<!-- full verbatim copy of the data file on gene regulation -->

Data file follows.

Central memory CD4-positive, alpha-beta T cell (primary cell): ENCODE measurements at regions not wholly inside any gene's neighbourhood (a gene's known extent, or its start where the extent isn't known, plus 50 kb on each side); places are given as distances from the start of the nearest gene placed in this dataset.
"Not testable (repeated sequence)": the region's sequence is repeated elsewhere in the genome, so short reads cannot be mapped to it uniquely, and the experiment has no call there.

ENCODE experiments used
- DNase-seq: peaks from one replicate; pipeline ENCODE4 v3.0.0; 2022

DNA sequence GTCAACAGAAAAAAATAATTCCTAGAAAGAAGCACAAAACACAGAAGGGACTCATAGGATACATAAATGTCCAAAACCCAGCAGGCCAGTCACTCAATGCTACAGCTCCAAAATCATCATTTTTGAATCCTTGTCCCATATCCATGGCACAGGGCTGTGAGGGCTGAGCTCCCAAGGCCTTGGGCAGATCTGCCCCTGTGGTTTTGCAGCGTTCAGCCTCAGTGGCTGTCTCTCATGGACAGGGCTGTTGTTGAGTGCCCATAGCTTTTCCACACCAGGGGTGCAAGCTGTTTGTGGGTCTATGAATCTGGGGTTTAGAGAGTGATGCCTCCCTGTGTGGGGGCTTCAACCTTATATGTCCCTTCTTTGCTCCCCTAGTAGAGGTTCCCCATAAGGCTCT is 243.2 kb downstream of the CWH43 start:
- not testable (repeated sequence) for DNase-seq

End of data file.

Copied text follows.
Central memory CD4-positive, alpha-beta T cell (primary cell): ENCODE measurements at regions not wholly inside any gene's neighbourhood (a gene's known extent, or its start where the extent isn't known, plus 50 kb on each side); places are given as distances from the start of the nearest gene placed in this dataset.
"Not testable (repeated sequence)": the region's sequence is repeated elsewhere in the genome, so short reads cannot be mapped to it uniquely, and the experiment has no call there.

ENCODE experiments used
- DNase-seq: peaks from one replicate; pipeline ENCODE4 v3.0.0; 2022

DNA sequence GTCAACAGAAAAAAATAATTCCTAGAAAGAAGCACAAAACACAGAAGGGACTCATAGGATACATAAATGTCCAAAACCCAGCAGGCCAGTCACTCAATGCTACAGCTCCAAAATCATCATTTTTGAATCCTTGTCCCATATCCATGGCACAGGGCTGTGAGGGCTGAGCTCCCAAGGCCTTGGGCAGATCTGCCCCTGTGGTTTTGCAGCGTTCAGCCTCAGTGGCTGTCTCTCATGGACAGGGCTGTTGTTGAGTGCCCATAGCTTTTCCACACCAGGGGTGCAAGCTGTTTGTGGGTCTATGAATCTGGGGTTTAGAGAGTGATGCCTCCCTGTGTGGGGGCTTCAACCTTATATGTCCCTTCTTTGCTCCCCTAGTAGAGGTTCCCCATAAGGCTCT is 243.2 kb downstream of the CWH43 start:
- not testable (repeated sequence) for DNase-seq